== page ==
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That Bad Eartha

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Album Review

Like its predecessor, RCA Victor Presents Eartha Kitt, Eartha Kitt's second album, That Bad Eartha, also released in 1953, became a Top Five hit in a year when the curiosity about this exotic creature seemed to be limitless. Although she was actually from South Carolina by way of Harlem, Kitt came across as an international chanteuse, which spending a few years in Paris, among other places, will do for you. Her recording of "C'est Si Bon (It's So Good)," included here, had reached the Top Ten in August, preceded by a minor chart entry in "Uska Dara — A Turkish Tale" and followed by another, "I Want to Be Evil." Both were also included. In addition to French and Turkish, Kitt sang in Spanish and Swahili, which was more than enough to justify her image as a classy import. Another part of that image was her somewhat predatory sex appeal, which was explored fully in "I Want to Be Evil" and two Cole Porter favorites, "Let's Do It" and "My Heart Belongs to Daddy." Of course, there was sleight-of-hand going on there, too, but Kitt didn't suffer from having a wholly contrived persona, because she let her listeners in on the joke. It wasn't accidental that the title of the album had quotes around it. And in the same way, her relatively limited vocal range didn't matter because she acted her way through her performances as if they were short plays. The only problem, in fact, was that Kitt defined herself so well she was ultimately one-dimensional. It was not surprising when the hits dried up within a year, since she came across on records as a novelty act; but she had developed an act she could keep playing for the rest of her life. And that's exactly what she did.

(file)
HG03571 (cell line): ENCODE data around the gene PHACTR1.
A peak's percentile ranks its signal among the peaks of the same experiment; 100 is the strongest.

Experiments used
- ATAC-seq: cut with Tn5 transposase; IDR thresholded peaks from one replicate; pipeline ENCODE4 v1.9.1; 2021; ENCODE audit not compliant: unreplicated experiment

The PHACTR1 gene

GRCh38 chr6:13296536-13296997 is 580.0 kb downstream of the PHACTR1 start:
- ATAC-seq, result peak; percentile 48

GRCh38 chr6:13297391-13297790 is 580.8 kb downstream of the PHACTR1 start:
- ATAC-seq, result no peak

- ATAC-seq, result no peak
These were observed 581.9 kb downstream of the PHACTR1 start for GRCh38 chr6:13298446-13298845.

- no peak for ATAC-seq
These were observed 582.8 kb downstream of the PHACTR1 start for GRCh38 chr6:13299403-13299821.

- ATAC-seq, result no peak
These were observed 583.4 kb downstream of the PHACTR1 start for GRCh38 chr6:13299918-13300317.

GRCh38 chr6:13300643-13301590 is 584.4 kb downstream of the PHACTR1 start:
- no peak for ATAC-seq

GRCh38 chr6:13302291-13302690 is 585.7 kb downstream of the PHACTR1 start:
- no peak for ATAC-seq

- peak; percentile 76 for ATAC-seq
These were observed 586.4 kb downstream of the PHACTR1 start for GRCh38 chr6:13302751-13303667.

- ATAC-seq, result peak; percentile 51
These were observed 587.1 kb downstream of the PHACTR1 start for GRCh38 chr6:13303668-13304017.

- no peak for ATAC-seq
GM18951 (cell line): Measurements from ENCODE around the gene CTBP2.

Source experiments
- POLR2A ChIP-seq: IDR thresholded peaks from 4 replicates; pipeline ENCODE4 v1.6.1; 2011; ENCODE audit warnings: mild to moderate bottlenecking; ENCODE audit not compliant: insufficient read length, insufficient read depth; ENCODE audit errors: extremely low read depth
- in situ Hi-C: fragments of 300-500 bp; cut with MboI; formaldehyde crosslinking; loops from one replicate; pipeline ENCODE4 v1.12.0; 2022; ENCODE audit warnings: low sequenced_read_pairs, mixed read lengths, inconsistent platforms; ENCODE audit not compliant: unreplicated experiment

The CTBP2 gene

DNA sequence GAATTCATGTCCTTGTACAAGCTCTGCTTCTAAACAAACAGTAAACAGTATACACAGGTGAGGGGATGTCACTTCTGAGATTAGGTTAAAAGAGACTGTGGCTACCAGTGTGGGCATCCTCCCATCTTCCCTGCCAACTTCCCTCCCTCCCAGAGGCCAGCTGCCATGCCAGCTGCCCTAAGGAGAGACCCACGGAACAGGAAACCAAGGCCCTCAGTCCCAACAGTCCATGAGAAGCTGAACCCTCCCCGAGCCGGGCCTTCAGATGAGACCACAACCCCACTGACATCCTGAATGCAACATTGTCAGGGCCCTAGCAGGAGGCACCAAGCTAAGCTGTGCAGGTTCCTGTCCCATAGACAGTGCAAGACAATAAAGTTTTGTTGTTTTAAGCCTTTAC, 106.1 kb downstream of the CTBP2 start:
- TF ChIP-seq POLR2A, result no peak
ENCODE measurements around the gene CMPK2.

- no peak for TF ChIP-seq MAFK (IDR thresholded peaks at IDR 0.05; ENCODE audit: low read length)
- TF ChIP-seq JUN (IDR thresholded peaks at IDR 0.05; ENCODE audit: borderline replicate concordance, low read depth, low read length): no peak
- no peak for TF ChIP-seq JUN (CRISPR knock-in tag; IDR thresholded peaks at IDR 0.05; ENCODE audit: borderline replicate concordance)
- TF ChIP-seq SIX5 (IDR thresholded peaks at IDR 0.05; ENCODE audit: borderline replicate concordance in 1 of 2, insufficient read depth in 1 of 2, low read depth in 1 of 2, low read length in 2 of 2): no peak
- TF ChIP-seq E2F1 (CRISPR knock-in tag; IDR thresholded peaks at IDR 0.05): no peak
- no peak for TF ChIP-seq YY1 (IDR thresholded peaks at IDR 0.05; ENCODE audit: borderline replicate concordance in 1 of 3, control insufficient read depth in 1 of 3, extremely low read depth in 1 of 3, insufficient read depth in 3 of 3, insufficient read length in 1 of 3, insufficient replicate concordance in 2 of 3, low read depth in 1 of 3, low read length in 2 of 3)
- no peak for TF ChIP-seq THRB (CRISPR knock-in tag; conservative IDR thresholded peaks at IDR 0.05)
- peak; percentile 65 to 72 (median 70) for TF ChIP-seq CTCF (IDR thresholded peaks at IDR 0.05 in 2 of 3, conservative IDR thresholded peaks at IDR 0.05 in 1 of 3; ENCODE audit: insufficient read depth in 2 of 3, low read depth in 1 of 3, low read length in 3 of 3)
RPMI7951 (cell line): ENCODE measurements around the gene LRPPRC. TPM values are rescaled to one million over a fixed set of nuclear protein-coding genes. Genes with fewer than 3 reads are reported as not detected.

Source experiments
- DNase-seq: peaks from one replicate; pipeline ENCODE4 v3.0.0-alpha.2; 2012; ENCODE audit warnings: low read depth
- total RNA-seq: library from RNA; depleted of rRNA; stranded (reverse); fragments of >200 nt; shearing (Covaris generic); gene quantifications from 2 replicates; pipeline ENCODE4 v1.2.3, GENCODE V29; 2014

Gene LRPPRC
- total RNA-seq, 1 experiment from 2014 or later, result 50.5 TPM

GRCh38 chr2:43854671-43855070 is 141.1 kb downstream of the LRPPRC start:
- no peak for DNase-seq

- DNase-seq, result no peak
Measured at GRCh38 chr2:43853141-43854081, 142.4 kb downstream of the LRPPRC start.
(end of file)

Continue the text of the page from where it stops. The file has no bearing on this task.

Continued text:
Born: 17 January 1927 in Columbia, SC

Genre: Pop

Years Active: '40s, '50s, '60s, '70s, '80s, '90s, '00s

Eartha Kitt epitomized the idea of the sex-kitten chanteuse, rising to fame with a nightclub act centered on her slinky stage presence and her throaty purr of a voice. As much as she enjoyed vamping it up, she also projected the image of an exotic international sophisticate, especially since she sang in several different languages. She brought a definite zest to her torch songs, and favored lyrics that painted her as the Material Girl of her time. Kitt's persona was so vivid and well-developed that...
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That Bad Eartha, Eartha Kitt
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